Van Nuys

In 1909 the Suburban Homes Company, a syndicate led by H. J. Whitley, general manager of the Board of Control, along with Harry Chandler, H. G. Otis, M. H. Sherman and O. F. Brandt purchased 48,000 acres of the Farming and Milling Company for $2,500,000.[1] Henry E. Huntington extended his Pacific Electric Railway (Red Cars) through the Valley to Owensmouth (now Canoga Park). The Suburban Home Company laid out plans for roads and the towns of Van Nuys, Reseda (Marian) and Canoga Park (Owensmouth). The rural areas were annexed into the city of Los Angeles in 1915.[2][3] On April 2, 1915 H. J. Whitley purchased the Suburban Home Company so that he would have complete control for finishing the development.[4]

The town was founded in 1911 and named for Isaac Newton Van Nuys, one of its developers.[5] It was annexed by Los Angeles on May 22, 1915,[6] after completion of the Los Angeles Aqueduct, providing it with the water required for further growth.[7] Van Nuys was the first new stop on the San Fernando Line of the Pacific Electric Railway red cars system, which boosted its early land sales and commercial success.[5]

Van Nuys became the Valley's satellite Los Angeles municipal civic center with the 1932 Art Deco Valley Municipal Building (Van Nuys City Hall), a visual landmark and Los Angeles Historic-Cultural Monument, starting the present-day Government Center complex of government services buildings.[5]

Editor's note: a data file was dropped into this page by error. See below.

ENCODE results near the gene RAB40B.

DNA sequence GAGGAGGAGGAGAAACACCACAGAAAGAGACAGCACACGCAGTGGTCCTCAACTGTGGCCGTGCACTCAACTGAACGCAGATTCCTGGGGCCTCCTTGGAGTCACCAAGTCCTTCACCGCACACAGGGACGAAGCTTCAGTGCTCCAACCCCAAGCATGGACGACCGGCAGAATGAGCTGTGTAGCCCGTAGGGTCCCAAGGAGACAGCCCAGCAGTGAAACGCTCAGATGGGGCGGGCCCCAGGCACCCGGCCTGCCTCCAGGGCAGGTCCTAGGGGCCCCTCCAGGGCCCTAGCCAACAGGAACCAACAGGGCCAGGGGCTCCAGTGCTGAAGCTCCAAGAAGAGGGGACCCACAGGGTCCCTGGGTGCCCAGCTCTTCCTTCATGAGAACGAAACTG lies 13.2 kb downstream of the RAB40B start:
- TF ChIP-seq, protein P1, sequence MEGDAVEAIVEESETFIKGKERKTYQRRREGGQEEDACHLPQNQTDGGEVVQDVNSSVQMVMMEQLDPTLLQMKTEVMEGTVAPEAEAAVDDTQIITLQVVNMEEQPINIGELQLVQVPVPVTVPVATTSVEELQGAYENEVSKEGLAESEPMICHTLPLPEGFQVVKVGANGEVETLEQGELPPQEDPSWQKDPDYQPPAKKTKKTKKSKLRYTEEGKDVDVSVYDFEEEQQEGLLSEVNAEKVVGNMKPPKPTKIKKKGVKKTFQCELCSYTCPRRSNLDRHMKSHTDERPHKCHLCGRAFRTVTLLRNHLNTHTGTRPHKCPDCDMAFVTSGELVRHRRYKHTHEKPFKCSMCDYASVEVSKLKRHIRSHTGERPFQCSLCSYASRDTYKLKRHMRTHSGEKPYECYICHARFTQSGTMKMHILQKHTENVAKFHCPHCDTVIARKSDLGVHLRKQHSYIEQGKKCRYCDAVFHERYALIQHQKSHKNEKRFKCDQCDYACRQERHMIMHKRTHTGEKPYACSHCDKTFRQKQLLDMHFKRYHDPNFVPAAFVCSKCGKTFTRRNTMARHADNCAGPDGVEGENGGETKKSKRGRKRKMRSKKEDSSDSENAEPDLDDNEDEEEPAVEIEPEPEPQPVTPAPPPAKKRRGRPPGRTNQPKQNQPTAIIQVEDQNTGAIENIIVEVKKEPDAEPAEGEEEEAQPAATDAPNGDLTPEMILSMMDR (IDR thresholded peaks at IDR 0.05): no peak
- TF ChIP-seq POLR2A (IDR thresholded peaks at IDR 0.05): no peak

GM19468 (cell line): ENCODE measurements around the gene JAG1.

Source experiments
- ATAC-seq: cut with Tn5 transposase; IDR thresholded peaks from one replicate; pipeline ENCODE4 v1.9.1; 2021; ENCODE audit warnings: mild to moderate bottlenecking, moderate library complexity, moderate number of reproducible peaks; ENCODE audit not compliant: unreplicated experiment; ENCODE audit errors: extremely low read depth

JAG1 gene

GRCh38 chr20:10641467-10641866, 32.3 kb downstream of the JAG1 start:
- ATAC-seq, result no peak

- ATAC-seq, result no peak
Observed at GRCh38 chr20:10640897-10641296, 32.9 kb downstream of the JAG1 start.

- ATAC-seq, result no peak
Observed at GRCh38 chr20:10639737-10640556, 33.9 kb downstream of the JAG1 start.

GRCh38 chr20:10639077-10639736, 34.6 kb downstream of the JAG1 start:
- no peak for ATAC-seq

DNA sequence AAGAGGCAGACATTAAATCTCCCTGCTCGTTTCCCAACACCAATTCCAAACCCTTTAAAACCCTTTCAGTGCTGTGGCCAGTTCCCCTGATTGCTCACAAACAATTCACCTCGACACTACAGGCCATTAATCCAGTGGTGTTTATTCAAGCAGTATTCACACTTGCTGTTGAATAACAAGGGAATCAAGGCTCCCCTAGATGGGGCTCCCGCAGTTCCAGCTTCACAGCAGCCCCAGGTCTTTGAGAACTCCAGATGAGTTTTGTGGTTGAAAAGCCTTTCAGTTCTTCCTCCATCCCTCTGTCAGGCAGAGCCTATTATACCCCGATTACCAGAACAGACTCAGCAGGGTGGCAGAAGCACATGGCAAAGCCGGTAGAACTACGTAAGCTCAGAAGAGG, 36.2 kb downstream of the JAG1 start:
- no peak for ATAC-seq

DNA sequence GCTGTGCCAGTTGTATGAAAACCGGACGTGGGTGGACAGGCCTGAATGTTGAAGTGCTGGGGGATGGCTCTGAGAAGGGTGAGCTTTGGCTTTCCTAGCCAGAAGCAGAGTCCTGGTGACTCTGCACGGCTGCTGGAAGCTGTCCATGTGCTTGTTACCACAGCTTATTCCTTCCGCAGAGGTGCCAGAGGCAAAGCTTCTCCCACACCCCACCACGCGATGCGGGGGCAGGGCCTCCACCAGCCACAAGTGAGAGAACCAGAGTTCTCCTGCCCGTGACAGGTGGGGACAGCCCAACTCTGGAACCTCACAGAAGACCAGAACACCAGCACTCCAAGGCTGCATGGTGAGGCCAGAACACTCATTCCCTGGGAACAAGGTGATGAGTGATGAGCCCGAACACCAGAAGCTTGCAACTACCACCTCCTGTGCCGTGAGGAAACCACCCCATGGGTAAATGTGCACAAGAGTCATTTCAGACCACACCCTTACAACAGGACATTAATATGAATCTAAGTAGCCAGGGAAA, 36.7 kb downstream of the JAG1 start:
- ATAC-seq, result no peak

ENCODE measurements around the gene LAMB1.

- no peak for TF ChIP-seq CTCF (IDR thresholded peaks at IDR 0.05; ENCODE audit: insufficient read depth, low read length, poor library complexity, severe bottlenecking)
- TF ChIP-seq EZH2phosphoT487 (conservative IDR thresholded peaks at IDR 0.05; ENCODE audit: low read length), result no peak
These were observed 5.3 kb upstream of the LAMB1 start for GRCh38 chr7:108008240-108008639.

In 1991, Marvin Braude, a member of the Los Angeles City Council, redesignated a 45-block area of Van Nuys as a part of Sherman Oaks.[8] This redesignated area included the community of Magnolia Woods.[9] Some area residents had presented a petition and several original deeds that stated "Sherman Oaks" to Braude. They argued that the area was originally a part of Sherman Oaks until the 1960s, when ZIP Codes labeling the area as Van Nuys were established.[8]

In October 2005, the Metro Orange Line opened with two stations.

In 2014, a "Great Streets" project was introduced by Mayor Eric Garcetti with Van Nuys Blvd. to be redesigned between Victory Blvd. and Oxnard Street. Also, Sepulveda Blvd. was resurfaced between Victory Blvd and Oxnard Street in May 2014. A new Los Angeles County family services building was built on the southwest corner of Van Nuys Blvd. and Saticoy Street in 2016.

About the Neighborhood

There are community events
Neighbors are friendly
There's holiday spirit
Great schools
Great for retirees
Car is needed
It's walkable to grocery stores
It's walkable to restaurant
Easy commutes
Good transit
Parking is easy
There are sidewalks
Yards are well-kept
Streets are well-lit
Great hospitals
Parks and playgrounds
Lots of wildlife
It's quiet
It's dog friendly
Kids play outside
Great nightlife
Beach life
Golfing
Walking / Hiking trails
CLAW listings last updated Dec 7, 2021 8:37:pm.